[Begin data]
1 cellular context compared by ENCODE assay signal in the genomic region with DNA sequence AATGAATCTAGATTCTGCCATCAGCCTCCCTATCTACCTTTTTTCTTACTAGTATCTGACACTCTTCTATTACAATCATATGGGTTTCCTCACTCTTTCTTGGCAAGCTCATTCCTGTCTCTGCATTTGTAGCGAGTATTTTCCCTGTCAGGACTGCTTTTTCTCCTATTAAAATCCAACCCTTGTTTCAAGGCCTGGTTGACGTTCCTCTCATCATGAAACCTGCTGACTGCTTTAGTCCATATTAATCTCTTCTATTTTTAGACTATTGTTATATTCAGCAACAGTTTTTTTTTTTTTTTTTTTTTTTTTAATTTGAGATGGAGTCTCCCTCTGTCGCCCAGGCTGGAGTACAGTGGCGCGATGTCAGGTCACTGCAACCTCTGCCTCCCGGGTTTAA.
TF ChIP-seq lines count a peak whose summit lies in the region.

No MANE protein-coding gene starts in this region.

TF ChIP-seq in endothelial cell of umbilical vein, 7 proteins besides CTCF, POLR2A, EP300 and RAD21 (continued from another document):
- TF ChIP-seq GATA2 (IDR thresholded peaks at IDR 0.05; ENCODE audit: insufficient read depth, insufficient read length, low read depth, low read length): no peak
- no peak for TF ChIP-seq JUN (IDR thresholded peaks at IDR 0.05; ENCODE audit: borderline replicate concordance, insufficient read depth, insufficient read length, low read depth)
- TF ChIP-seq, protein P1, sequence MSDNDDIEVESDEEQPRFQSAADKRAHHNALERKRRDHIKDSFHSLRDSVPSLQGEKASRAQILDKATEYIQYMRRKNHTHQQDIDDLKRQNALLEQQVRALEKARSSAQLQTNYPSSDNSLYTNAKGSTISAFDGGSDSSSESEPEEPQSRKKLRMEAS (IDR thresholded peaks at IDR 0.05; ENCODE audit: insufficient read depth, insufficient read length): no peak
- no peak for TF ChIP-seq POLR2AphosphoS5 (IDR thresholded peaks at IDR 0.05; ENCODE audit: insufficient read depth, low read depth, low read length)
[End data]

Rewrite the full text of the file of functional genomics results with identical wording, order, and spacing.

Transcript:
1 cellular context compared by ENCODE assay signal in the genomic region with DNA sequence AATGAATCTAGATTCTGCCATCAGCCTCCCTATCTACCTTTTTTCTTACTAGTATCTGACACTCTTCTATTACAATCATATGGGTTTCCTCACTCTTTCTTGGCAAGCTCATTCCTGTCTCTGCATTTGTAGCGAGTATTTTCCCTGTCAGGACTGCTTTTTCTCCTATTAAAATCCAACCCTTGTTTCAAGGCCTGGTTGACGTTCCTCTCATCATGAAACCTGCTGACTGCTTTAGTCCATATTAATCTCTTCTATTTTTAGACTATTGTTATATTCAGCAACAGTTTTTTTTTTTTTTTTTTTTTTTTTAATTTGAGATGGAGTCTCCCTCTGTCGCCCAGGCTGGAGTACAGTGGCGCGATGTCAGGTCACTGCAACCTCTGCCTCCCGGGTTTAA.
TF ChIP-seq lines count a peak whose summit lies in the region.

No MANE protein-coding gene starts in this region.

TF ChIP-seq in endothelial cell of umbilical vein, 7 proteins besides CTCF, POLR2A, EP300 and RAD21 (continued from another document):
- TF ChIP-seq GATA2 (IDR thresholded peaks at IDR 0.05; ENCODE audit: insufficient read depth, insufficient read length, low read depth, low read length): no peak
- no peak for TF ChIP-seq JUN (IDR thresholded peaks at IDR 0.05; ENCODE audit: borderline replicate concordance, insufficient read depth, insufficient read length, low read depth)
- TF ChIP-seq, protein P1, sequence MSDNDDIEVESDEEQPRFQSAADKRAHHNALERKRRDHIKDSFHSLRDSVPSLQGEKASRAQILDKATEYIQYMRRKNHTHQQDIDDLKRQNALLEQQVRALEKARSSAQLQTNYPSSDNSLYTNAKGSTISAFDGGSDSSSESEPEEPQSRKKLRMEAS (IDR thresholded peaks at IDR 0.05; ENCODE audit: insufficient read depth, insufficient read length): no peak
- no peak for TF ChIP-seq POLR2AphosphoS5 (IDR thresholded peaks at IDR 0.05; ENCODE audit: insufficient read depth, low read depth, low read length)